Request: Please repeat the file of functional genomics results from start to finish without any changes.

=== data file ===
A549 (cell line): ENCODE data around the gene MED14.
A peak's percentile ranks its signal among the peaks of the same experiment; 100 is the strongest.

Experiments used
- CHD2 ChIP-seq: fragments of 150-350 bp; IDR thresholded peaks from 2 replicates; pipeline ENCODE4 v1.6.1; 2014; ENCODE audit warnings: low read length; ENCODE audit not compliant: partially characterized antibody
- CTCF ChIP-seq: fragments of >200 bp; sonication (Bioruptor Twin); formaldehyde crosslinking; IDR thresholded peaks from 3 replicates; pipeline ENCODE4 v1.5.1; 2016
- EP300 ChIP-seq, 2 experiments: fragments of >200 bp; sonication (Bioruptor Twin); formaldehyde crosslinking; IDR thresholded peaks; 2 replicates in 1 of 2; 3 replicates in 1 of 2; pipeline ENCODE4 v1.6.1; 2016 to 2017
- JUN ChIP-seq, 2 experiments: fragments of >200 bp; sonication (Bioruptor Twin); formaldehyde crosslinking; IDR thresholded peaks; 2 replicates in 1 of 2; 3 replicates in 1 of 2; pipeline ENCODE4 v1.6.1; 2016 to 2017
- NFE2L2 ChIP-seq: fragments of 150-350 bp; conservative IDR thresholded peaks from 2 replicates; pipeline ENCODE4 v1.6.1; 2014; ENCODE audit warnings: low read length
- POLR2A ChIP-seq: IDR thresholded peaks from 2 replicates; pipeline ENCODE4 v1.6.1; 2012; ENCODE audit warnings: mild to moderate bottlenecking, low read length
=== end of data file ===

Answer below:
A549 (cell line): ENCODE data around the gene MED14.
A peak's percentile ranks its signal among the peaks of the same experiment; 100 is the strongest.

Experiments used
- CHD2 ChIP-seq: fragments of 150-350 bp; IDR thresholded peaks from 2 replicates; pipeline ENCODE4 v1.6.1; 2014; ENCODE audit warnings: low read length; ENCODE audit not compliant: partially characterized antibody
- CTCF ChIP-seq: fragments of >200 bp; sonication (Bioruptor Twin); formaldehyde crosslinking; IDR thresholded peaks from 3 replicates; pipeline ENCODE4 v1.5.1; 2016
- EP300 ChIP-seq, 2 experiments: fragments of >200 bp; sonication (Bioruptor Twin); formaldehyde crosslinking; IDR thresholded peaks; 2 replicates in 1 of 2; 3 replicates in 1 of 2; pipeline ENCODE4 v1.6.1; 2016 to 2017
- JUN ChIP-seq, 2 experiments: fragments of >200 bp; sonication (Bioruptor Twin); formaldehyde crosslinking; IDR thresholded peaks; 2 replicates in 1 of 2; 3 replicates in 1 of 2; pipeline ENCODE4 v1.6.1; 2016 to 2017
- NFE2L2 ChIP-seq: fragments of 150-350 bp; conservative IDR thresholded peaks from 2 replicates; pipeline ENCODE4 v1.6.1; 2014; ENCODE audit warnings: low read length
- POLR2A ChIP-seq: IDR thresholded peaks from 2 replicates; pipeline ENCODE4 v1.6.1; 2012; ENCODE audit warnings: mild to moderate bottlenecking, low read length